RSF also urges the authorities to provide protection for the young blogger, who is better known on social networks by the blog name of Asad Noor.
Arrested on 25 December and accused of “mocking the Prophet Mohammed and making negative comments about Islam, the Prophet and the Quran on Facebook and YouTube,” Noor is facing up to 14 years in jail under article 57 of the Information and Communication Technology Act (ICT Act), which penalizes those who “hurt religious feeling.”
“We call for the charges against Asad Noor to be dismissed because his only crime has been to express secular opinions,” said Daniel Bastard, the head of RSF’s Asia-Pacific desk. “The legal article under which he is accused has for too long been used by extremist religious groups to gag all independent voices. And, in view of the calls for his death, the authorities must provide him with specific protective measures.”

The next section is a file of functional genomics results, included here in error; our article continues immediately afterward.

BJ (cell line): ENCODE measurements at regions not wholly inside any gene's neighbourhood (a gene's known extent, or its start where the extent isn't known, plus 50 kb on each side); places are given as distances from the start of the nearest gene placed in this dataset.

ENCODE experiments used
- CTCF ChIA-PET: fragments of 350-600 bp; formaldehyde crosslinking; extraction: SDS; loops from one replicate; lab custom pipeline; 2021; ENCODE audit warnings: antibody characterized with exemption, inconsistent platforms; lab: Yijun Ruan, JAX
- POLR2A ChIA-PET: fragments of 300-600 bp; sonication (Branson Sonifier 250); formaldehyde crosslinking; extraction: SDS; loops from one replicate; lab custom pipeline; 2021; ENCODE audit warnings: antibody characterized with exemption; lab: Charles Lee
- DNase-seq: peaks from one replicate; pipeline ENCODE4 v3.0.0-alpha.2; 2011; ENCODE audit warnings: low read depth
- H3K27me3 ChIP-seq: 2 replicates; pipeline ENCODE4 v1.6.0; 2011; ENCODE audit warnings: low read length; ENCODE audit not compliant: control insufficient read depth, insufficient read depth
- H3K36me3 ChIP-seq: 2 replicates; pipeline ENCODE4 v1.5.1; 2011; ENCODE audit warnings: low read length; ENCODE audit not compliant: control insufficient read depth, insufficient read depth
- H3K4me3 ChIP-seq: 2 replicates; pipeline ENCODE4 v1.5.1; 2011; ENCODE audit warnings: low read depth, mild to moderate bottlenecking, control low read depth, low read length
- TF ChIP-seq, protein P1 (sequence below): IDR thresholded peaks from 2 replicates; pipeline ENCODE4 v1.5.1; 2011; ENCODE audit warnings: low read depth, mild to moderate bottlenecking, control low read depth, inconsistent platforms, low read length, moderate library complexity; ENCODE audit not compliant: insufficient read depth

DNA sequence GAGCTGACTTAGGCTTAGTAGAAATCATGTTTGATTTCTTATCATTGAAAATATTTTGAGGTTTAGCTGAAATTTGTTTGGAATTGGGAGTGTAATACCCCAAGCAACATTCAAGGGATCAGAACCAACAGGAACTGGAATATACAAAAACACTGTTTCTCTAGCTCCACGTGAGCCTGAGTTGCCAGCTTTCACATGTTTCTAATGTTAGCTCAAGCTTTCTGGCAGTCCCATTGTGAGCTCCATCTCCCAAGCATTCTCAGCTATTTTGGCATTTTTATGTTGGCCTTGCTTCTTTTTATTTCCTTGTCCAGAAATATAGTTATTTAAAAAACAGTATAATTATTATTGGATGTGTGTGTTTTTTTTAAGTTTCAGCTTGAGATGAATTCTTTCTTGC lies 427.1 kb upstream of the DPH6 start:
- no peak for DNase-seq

Hounded by radical Islamist groups and fearing for his life, Noor has been living in hiding in Bangladesh and India for the past year. A religious leader filed a complaint on 11 January 2017 accusing him of violating article 57 of the ICT Act.
Several Bangladeshi Islamist groups, including the biggest one, Hefazat-e-Islam, have said chaos will engulf Bangladesh if Noor is not sentenced to death. When his Indian visa expired, Noor flew to Dhaka on 25 December with a view to continuing to Nepal to seek refuge there, but border police arrested him at the airport and he has been held ever since.
After the ICT law was amended in 2013, the police began arresting citizen-journalists for hurting religious feeling. Four bloggers were arrested in the space of four days on the grounds that they had blasphemed in comments posted online. At the same time, at least 30 journalists and bloggers were attacked for criticizing Islamic fundamentalism.
Following calls for their deaths by extremist groups, a total of eight blogger and journalists were killed from February 2015 to April 2016. They include Niloy Neel, who was hacked to death in his Dhaka home in August 2015. In most of these cases, no one was ever convicted.
Bangladesh is ranked 146th out of 180 countries in RSF's 2017 World Press Freedom Index.